There’s a lot to be said for the power of positive thinking. Believing in yourself and looking on the bright side can help you get through some of life’s toughest challenges.
But, being too optimistic is harmful. It can actually do more harm than good.
While I definitely spend more time helping people reframe their negative thoughts in my psychotherapy office–people with anxiety or depression tend to dwell on the negative or underestimate their ability to persevere–there are times when I have to address overly positive thoughts too.
Someone launching a new endeavor might say, “I know I’m going to make it big,” or an individual starting a new job says, “This is so easy I don’t even need any training.” That way of thinking can be a big problem.
The Perils of Being Overly Optimistic
It’s actually easier to help people replace their negative thoughts with healthier statements. Their negative thoughts cause them to feel bad and they want to feel better.
But overly optimistic thoughts make people feel good. And they don’t want anyone to rain on their parade. So they’re more resistant to hearing any logic that may imply things might not be as rosy as they think.
Here are three types of optimistic thoughts that do more harm than good:
- Exaggerating the positive. Thoughts like, “I love everything about this new person I’m dating,” or “Everyone loved everything about my speech,” could cause you to overlook reality. People who see themselves as perfect don’t strive to improve. And people who only look for the good in others tend to excuse major character flaws or get themselves wrapped up in toxic situations.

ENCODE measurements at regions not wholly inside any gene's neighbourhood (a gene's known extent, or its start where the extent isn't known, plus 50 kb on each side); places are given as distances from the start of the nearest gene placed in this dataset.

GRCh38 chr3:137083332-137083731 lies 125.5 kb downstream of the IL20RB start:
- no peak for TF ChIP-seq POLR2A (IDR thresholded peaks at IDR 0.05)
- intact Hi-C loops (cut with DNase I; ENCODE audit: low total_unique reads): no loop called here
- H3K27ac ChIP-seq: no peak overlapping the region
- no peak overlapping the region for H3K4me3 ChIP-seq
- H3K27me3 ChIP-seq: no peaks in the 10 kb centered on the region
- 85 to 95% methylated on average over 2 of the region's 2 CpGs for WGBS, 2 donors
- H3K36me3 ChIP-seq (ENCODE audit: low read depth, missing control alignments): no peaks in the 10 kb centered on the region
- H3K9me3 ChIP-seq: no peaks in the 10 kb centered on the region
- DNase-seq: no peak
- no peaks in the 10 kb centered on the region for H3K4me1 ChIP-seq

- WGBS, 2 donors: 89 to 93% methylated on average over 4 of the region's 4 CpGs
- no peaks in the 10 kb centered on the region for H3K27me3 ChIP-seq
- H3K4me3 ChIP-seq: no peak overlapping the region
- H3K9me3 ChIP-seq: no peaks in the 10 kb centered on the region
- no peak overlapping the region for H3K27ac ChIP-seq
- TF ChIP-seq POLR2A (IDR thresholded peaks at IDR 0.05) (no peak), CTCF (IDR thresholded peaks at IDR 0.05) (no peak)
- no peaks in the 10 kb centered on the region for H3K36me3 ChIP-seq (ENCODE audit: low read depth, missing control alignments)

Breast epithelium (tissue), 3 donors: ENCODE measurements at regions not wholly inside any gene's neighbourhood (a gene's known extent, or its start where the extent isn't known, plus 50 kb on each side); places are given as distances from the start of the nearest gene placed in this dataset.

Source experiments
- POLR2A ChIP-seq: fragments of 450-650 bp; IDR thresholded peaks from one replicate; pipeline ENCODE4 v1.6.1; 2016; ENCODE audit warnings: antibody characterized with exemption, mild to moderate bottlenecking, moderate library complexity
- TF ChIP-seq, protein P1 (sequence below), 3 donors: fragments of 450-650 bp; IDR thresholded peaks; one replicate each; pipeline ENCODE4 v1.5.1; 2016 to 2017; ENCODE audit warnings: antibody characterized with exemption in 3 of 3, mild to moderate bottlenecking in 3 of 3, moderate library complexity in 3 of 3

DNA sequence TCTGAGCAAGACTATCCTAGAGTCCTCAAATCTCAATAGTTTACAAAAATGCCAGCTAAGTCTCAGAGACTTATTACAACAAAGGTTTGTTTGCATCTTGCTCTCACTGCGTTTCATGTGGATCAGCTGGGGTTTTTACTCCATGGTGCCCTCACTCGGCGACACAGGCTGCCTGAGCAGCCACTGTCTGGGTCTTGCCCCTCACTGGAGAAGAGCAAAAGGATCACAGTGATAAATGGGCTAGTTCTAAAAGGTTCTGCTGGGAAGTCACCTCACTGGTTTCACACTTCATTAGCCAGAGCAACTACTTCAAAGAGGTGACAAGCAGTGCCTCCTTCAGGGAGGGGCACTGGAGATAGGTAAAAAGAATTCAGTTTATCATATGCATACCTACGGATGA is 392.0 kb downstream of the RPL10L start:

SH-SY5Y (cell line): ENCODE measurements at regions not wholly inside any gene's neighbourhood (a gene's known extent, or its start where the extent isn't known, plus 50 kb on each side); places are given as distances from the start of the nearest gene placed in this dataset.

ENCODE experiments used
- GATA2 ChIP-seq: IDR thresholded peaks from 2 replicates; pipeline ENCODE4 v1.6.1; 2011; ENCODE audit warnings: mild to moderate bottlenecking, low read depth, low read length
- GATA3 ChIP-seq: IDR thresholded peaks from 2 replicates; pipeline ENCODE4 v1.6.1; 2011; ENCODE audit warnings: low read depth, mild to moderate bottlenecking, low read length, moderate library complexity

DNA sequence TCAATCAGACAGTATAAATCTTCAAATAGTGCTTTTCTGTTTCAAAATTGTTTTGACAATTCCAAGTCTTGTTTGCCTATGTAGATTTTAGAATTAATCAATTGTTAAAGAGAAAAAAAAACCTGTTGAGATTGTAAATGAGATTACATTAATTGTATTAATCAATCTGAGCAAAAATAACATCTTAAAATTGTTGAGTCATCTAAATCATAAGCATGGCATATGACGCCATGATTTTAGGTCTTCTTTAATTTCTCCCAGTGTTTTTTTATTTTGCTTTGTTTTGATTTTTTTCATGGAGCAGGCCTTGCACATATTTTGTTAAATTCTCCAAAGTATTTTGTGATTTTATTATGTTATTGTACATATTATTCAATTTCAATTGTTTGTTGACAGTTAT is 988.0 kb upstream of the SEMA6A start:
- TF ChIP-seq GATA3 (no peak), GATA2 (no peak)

- Being overconfident in one’s abilities. Although we often talk about the importance of high self-esteem, overconfidence can be just as harmful. Thinking you’re already skilled enough could leave you ill-prepared. You might not study for that test or you may opt out of practicing because you’re convinced you’re already perfect at what you do.
- Overestimating your chances of success. Whether you’re convinced your business can’t fail or you’re sure your new investment will give you a gigantic return, you might overlook the risks you face. If you don’t spend any time thinking about what could go wrong, you won’t be able to prevent it from happening.
Mental Strength Stems From Realistic Thinking
Your thoughts should stem from rational thinking. But you can still have a positive outlook–sort of a realistic yet optimistic outlook.
Developing comfort with the truth will help you build mental muscle. And when you’re mentally stronger, you won’t need to mask your pain with unrealistic affirmations or exaggerated platitudes.
So instead of thinking, “I’m going to ace this test,” a mentally strong person thinks, “I’m going to do my best.” They experience a sense of inner calm because they’re confident they’ll be OK no matter the outcome.
That’s not to say that they’re passive individuals who sit by and idly let life happen to them. In fact, they’re taking serious action to reach their greatest potential. But, they are comfortable enough in their own skin to acknowledge their limitations, weaknesses, and failures.
Originally published at www.inc.com